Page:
The Taj Ambassador Hotel, New Dehli
The Center for the Advanced Study of India and the Centre for Policy Research (CPR, with support of the Nand & Jeet Khemka Foundation) jointly organized a conference on "India's Options in Climate Change Negotiations” in Delhi, India on March 6-7, 2009.
The aim of the conference was to examine the different bargains – both international and domestic – that India will have to strike if it is to meet the challenges of global climate change. Given the many complex challenges that climate change poses, responding to it will involve restructuring economies and ways of life, mobilizing new technologies, creating innovative systems of finance, and perhaps even new political arrangements and institutions. No one conference can cover the multiple dimensions of this challenge. This conference focused on the different bargains India might have to strike, both domestically and internationally, to respond to the challenges of climate change. The emphasis was not on merely collecting a list of possible measures that might be necessary to achieve this goal. Rather this conference examined the ways in which these bargaining options might be embedded in political economy, both domestic and international, and how the frontier of possibilities of this political economy can be shifted to meet these new challenges.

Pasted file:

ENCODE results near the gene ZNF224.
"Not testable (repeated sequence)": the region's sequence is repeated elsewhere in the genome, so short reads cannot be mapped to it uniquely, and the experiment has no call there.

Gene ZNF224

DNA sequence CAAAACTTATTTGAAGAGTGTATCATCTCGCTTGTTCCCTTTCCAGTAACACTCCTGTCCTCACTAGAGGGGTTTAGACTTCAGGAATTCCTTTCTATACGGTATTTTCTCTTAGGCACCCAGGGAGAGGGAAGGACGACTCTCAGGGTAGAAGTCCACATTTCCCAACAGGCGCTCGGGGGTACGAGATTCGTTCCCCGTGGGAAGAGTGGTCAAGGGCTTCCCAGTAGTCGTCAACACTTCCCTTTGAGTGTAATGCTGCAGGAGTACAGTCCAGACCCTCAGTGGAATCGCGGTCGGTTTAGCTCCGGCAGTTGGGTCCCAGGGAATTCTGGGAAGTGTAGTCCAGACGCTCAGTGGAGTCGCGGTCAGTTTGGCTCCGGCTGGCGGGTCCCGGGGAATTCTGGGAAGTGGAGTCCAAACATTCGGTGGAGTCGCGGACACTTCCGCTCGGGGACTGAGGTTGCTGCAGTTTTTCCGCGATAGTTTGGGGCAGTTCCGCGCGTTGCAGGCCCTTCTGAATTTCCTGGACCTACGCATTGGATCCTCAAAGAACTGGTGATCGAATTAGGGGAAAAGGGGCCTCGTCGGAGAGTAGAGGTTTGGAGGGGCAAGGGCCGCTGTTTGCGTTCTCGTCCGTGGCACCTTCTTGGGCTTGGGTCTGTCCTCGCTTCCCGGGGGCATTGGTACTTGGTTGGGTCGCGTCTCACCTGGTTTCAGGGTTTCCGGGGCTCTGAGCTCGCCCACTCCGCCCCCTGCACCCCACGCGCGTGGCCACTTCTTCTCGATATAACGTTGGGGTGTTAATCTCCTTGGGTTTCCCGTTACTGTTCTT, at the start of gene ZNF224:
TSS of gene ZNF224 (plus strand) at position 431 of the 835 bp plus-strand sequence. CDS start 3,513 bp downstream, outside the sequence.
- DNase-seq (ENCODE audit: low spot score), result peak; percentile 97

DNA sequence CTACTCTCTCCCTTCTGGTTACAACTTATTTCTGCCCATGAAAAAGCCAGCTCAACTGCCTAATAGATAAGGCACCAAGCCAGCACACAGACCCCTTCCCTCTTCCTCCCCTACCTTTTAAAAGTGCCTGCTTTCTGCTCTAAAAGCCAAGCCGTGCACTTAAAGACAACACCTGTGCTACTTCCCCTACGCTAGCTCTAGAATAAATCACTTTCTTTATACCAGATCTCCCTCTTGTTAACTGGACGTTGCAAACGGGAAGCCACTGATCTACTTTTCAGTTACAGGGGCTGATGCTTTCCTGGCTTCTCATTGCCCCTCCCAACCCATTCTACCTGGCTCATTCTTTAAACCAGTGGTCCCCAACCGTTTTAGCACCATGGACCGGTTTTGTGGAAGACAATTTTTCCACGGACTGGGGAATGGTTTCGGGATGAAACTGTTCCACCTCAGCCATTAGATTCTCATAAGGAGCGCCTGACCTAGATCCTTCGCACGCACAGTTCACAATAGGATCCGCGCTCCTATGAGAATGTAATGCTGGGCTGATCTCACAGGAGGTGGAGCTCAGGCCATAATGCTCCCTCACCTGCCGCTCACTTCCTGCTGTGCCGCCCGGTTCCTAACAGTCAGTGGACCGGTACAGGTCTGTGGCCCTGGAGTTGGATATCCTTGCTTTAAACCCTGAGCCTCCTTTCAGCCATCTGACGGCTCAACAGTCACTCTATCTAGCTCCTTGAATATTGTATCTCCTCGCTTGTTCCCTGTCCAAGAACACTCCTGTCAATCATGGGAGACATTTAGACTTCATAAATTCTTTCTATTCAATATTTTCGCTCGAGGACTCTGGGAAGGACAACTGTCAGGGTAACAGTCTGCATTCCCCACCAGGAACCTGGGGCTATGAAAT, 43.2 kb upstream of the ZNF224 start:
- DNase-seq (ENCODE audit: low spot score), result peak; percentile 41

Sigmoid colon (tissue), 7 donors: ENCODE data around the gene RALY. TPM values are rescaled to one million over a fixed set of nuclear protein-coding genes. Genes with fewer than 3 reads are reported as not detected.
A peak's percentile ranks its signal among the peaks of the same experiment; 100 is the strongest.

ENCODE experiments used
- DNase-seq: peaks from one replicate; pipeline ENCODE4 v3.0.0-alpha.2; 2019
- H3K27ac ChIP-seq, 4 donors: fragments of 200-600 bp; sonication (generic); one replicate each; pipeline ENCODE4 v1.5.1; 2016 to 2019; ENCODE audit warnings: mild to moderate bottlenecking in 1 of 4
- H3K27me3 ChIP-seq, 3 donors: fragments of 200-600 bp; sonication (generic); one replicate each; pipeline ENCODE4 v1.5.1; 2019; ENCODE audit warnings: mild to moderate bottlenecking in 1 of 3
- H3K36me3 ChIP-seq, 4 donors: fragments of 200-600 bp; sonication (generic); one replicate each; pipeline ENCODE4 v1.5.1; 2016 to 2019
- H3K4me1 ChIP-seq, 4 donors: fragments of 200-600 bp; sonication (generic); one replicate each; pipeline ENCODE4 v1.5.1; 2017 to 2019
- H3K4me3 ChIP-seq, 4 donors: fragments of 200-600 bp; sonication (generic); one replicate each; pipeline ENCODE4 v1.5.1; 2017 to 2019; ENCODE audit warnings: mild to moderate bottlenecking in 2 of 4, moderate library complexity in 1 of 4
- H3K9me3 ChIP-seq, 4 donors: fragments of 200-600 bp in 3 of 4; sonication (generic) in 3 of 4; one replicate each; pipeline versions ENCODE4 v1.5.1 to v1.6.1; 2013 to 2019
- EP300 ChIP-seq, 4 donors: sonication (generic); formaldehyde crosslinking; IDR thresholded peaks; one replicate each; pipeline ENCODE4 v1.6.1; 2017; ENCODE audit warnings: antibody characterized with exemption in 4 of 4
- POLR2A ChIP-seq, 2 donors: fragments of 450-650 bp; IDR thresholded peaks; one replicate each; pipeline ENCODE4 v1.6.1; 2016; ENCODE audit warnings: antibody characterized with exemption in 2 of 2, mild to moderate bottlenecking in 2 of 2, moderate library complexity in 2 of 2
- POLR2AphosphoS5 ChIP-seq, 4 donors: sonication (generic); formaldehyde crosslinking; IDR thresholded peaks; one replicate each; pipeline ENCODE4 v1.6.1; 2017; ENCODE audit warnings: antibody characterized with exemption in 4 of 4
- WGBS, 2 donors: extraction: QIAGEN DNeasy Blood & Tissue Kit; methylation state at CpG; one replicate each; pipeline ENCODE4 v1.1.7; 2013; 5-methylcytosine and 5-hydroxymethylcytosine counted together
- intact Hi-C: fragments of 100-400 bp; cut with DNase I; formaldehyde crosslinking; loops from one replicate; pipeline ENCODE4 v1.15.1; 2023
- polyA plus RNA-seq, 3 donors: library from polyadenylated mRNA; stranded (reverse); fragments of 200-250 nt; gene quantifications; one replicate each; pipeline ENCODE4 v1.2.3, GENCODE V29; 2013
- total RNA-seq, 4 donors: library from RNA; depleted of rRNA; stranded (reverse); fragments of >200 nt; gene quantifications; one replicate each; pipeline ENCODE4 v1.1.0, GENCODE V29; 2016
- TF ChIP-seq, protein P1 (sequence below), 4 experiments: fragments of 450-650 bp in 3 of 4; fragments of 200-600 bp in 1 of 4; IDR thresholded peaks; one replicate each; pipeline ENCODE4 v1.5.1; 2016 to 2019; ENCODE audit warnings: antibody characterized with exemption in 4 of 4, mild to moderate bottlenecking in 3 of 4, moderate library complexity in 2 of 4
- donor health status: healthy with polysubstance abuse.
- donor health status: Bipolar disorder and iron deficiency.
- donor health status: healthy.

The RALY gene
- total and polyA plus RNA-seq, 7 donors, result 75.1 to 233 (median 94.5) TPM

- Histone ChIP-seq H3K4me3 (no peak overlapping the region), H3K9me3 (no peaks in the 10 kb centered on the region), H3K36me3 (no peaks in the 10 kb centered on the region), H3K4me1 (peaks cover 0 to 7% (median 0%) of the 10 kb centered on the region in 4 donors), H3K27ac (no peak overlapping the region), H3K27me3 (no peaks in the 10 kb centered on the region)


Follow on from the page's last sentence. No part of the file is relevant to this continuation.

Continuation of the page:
Climate Change Conference Papers
CASI and CPR have commissioned a number of papers that examine India's technology/economic and political options in five fields central to the climate change debate: finance, urbanization, energy, agriculture, trade. Each of these papers, authored by preeminent experts in the field will be accompanied by three commentaries by other leading experts and policy makers. The idea is to create a conversation that is rigorous and path breaking.
The August 1, 2009 Issue of Economic & Political Weekly (Vol. 44, No. 31) has published the conference papers along with an article authored by CASI Director, Devesh Kapur, CPR President, Pratap Bhanu Mehta, and University of Chicago doctoral student, Radhika Khosla that highlights various key issues raised in the conference and offers analysis and interpretation of the main points of discussion.